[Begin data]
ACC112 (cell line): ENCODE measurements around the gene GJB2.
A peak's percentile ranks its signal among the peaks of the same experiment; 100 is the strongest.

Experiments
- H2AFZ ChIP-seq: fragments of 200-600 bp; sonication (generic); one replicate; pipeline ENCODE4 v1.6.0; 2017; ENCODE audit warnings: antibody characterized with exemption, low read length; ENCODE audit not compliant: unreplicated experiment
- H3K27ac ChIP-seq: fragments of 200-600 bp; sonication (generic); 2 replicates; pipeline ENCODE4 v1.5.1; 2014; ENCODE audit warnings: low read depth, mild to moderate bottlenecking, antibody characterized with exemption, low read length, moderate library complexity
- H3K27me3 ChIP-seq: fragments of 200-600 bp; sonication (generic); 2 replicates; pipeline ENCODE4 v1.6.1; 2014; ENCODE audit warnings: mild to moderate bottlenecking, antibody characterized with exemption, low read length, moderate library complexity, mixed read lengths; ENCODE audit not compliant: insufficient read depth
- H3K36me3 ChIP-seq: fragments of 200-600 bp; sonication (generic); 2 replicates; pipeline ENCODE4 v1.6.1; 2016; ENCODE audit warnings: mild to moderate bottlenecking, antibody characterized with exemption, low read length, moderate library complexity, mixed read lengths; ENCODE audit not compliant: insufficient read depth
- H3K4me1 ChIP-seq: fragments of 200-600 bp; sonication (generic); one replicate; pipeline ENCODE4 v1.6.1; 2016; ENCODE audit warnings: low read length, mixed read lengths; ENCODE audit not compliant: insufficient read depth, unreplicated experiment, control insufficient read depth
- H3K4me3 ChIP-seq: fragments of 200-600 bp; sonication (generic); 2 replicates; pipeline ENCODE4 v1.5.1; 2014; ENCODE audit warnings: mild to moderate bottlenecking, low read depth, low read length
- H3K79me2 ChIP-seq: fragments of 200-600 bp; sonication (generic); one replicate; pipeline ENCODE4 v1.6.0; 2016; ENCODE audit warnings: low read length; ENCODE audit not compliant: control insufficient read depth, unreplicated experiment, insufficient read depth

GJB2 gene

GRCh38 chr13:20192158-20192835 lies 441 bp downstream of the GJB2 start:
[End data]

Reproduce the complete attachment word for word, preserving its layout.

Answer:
ACC112 (cell line): ENCODE measurements around the gene GJB2.
A peak's percentile ranks its signal among the peaks of the same experiment; 100 is the strongest.

Experiments
- H2AFZ ChIP-seq: fragments of 200-600 bp; sonication (generic); one replicate; pipeline ENCODE4 v1.6.0; 2017; ENCODE audit warnings: antibody characterized with exemption, low read length; ENCODE audit not compliant: unreplicated experiment
- H3K27ac ChIP-seq: fragments of 200-600 bp; sonication (generic); 2 replicates; pipeline ENCODE4 v1.5.1; 2014; ENCODE audit warnings: low read depth, mild to moderate bottlenecking, antibody characterized with exemption, low read length, moderate library complexity
- H3K27me3 ChIP-seq: fragments of 200-600 bp; sonication (generic); 2 replicates; pipeline ENCODE4 v1.6.1; 2014; ENCODE audit warnings: mild to moderate bottlenecking, antibody characterized with exemption, low read length, moderate library complexity, mixed read lengths; ENCODE audit not compliant: insufficient read depth
- H3K36me3 ChIP-seq: fragments of 200-600 bp; sonication (generic); 2 replicates; pipeline ENCODE4 v1.6.1; 2016; ENCODE audit warnings: mild to moderate bottlenecking, antibody characterized with exemption, low read length, moderate library complexity, mixed read lengths; ENCODE audit not compliant: insufficient read depth
- H3K4me1 ChIP-seq: fragments of 200-600 bp; sonication (generic); one replicate; pipeline ENCODE4 v1.6.1; 2016; ENCODE audit warnings: low read length, mixed read lengths; ENCODE audit not compliant: insufficient read depth, unreplicated experiment, control insufficient read depth
- H3K4me3 ChIP-seq: fragments of 200-600 bp; sonication (generic); 2 replicates; pipeline ENCODE4 v1.5.1; 2014; ENCODE audit warnings: mild to moderate bottlenecking, low read depth, low read length
- H3K79me2 ChIP-seq: fragments of 200-600 bp; sonication (generic); one replicate; pipeline ENCODE4 v1.6.0; 2016; ENCODE audit warnings: low read length; ENCODE audit not compliant: control insufficient read depth, unreplicated experiment, insufficient read depth

GJB2 gene

GRCh38 chr13:20192158-20192835 lies 441 bp downstream of the GJB2 start: